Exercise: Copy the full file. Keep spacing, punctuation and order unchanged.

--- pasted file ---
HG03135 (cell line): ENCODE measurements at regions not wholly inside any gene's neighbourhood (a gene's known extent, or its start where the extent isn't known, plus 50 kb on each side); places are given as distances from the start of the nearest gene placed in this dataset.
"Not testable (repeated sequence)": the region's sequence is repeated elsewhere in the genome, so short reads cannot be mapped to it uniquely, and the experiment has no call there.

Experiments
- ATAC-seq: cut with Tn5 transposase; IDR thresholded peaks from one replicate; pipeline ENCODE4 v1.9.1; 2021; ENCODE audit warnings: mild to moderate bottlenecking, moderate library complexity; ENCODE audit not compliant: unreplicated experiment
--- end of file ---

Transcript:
HG03135 (cell line): ENCODE measurements at regions not wholly inside any gene's neighbourhood (a gene's known extent, or its start where the extent isn't known, plus 50 kb on each side); places are given as distances from the start of the nearest gene placed in this dataset.
"Not testable (repeated sequence)": the region's sequence is repeated elsewhere in the genome, so short reads cannot be mapped to it uniquely, and the experiment has no call there.

Experiments
- ATAC-seq: cut with Tn5 transposase; IDR thresholded peaks from one replicate; pipeline ENCODE4 v1.9.1; 2021; ENCODE audit warnings: mild to moderate bottlenecking, moderate library complexity; ENCODE audit not compliant: unreplicated experiment